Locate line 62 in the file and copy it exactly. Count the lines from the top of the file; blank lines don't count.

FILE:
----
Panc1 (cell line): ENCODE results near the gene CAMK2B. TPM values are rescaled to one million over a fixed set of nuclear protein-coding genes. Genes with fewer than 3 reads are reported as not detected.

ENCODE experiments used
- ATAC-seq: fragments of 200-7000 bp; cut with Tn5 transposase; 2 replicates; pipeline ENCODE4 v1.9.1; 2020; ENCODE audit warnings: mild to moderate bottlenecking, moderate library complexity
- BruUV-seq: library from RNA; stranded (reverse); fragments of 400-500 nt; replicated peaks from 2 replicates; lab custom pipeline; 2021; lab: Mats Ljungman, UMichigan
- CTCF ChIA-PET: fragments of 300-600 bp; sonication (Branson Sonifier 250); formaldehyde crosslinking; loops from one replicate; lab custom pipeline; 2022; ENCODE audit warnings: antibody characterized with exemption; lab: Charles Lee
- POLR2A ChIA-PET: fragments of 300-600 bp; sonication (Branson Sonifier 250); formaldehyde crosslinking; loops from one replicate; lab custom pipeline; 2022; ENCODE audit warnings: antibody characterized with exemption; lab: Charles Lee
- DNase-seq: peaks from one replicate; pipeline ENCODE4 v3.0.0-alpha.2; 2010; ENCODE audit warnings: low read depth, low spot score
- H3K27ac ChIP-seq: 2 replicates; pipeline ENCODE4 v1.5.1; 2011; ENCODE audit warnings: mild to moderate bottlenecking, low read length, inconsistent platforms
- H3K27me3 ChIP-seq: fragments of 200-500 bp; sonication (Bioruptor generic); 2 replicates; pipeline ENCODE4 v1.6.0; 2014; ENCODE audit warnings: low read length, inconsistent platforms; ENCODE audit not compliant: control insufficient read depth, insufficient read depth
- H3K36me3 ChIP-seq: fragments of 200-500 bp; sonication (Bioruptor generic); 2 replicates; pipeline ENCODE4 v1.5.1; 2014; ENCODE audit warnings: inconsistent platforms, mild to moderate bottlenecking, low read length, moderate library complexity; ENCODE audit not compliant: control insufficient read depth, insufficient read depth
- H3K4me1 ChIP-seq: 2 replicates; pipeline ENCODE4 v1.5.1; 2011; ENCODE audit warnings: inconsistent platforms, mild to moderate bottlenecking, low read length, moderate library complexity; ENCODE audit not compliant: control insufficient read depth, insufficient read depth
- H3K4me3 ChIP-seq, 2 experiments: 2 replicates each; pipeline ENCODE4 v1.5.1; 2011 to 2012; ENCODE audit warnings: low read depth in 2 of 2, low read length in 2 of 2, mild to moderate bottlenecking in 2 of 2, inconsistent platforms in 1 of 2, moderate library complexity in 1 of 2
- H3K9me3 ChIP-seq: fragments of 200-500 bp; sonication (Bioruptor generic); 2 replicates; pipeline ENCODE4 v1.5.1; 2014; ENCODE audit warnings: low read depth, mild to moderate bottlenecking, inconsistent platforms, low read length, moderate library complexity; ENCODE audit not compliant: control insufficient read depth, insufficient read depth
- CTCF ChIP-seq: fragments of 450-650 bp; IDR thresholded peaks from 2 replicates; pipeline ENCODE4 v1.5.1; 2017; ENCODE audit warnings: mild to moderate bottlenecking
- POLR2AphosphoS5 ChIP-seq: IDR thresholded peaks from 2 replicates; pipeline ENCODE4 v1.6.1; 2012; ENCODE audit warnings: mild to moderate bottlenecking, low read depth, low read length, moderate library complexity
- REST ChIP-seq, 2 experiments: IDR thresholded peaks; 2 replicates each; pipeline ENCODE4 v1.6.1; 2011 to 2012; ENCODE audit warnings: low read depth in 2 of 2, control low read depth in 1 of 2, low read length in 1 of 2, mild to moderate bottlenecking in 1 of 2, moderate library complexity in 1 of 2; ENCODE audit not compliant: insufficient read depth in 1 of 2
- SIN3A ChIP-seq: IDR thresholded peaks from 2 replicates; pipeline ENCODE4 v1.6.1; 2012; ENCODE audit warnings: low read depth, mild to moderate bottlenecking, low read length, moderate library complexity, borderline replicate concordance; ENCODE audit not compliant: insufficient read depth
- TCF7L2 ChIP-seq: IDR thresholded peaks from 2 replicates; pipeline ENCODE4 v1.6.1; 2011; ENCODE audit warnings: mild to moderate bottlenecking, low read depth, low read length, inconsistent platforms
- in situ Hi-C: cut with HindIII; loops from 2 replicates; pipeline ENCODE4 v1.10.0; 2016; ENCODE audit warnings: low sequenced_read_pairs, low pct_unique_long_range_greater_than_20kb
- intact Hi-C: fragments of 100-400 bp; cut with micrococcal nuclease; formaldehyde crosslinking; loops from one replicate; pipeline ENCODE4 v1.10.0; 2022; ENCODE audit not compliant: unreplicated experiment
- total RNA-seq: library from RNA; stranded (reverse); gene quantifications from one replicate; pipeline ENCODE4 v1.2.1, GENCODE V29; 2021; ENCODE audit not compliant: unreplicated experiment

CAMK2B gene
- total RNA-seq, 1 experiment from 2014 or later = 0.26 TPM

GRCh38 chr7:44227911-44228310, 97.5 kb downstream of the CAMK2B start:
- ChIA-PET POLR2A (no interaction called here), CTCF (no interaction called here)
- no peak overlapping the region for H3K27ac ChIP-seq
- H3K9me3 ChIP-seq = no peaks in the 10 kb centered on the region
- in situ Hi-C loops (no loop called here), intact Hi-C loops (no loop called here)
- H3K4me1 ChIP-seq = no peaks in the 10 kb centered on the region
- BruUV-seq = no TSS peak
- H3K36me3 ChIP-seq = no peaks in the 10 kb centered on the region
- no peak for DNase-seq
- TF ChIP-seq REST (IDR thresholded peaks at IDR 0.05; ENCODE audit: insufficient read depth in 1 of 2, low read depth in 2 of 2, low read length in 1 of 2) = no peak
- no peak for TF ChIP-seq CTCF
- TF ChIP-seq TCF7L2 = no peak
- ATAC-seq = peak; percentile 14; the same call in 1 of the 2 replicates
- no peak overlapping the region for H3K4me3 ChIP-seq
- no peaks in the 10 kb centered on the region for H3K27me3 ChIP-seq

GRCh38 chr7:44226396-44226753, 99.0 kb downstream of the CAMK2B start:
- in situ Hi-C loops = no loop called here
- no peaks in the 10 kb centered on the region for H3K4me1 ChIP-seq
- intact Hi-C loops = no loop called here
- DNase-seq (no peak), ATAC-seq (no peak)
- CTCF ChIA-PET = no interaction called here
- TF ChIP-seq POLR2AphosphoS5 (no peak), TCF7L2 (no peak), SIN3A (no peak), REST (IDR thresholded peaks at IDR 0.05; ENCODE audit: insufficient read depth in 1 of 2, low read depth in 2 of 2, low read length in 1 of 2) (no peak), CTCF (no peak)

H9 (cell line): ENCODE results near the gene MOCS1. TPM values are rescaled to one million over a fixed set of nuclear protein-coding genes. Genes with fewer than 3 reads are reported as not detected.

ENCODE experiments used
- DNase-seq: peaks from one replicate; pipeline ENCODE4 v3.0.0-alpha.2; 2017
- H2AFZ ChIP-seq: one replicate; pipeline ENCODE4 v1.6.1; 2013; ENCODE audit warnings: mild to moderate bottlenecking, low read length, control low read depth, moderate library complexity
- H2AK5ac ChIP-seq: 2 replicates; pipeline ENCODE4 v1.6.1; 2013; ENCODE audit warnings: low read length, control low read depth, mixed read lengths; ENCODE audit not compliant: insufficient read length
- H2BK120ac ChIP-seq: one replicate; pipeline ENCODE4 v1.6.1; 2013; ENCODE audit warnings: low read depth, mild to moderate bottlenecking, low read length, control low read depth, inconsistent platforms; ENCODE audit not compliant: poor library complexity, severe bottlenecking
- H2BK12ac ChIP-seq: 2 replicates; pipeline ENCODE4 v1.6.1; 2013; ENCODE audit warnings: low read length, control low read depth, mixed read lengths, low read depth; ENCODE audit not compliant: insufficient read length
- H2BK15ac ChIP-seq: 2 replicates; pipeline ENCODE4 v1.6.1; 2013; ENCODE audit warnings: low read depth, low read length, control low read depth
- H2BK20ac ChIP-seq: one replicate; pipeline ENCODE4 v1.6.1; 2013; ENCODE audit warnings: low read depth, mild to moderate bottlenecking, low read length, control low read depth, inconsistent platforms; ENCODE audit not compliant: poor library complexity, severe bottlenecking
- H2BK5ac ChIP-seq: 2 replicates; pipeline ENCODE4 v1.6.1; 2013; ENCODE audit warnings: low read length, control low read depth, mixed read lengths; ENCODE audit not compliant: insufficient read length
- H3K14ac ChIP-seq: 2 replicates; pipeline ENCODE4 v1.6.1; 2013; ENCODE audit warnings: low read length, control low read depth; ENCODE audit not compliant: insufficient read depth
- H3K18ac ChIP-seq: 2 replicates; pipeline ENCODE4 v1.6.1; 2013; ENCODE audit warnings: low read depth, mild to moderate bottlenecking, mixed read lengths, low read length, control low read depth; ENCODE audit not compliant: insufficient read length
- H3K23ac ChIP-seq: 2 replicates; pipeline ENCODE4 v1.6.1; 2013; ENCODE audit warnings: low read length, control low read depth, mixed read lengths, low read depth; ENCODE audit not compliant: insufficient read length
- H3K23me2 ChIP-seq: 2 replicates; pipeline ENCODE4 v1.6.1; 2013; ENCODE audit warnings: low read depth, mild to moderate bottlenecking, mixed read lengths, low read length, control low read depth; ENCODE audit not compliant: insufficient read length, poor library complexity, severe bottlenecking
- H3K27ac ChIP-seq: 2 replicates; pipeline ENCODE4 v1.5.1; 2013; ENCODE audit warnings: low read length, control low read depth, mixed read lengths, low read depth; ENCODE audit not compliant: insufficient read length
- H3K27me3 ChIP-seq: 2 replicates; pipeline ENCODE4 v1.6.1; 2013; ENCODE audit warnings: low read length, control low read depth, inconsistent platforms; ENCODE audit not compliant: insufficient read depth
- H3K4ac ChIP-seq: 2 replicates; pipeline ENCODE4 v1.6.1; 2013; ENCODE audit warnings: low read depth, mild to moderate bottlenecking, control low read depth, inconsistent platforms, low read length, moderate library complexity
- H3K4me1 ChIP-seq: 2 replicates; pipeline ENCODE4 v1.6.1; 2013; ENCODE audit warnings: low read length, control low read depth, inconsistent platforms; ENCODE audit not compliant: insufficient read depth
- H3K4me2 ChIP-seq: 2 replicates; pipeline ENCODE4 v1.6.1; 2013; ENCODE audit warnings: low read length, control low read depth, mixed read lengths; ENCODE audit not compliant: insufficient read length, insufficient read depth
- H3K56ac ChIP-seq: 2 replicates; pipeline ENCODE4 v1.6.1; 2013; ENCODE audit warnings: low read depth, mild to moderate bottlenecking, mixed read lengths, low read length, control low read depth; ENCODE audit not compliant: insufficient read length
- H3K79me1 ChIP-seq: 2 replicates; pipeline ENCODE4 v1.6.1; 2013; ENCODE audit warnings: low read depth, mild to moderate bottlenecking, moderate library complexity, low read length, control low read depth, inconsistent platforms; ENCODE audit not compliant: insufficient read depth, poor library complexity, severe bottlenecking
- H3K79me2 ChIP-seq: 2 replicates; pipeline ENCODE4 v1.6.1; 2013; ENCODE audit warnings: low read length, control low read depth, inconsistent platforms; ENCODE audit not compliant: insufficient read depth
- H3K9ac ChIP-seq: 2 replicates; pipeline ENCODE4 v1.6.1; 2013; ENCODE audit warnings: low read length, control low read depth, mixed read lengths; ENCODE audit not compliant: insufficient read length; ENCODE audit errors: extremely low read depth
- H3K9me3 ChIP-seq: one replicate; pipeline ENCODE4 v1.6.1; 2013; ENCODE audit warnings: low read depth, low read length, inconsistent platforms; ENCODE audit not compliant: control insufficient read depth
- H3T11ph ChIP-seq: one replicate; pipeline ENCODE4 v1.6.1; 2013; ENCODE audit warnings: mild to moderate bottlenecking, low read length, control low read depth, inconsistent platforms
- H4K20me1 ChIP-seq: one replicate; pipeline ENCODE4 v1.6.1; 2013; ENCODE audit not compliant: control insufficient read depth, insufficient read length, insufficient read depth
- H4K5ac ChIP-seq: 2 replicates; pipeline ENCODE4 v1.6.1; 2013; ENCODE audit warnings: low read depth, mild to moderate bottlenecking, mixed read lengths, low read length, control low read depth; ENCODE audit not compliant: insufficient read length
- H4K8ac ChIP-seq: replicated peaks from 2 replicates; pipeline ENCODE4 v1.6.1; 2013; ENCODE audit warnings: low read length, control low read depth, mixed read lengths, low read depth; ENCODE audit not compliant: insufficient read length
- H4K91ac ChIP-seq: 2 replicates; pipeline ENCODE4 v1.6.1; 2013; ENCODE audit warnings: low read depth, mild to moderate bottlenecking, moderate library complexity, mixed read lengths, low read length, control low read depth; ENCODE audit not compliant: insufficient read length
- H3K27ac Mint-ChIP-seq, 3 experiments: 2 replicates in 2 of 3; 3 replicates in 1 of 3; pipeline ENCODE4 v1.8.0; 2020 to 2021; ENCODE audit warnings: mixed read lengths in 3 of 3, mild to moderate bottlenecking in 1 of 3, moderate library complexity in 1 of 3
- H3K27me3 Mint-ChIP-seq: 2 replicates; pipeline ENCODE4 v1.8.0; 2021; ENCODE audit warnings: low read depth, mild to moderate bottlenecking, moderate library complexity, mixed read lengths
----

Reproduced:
- H3K4ac ChIP-seq: 2 replicates; pipeline ENCODE4 v1.6.1; 2013; ENCODE audit warnings: low read depth, mild to moderate bottlenecking, control low read depth, inconsistent platforms, low read length, moderate library complexity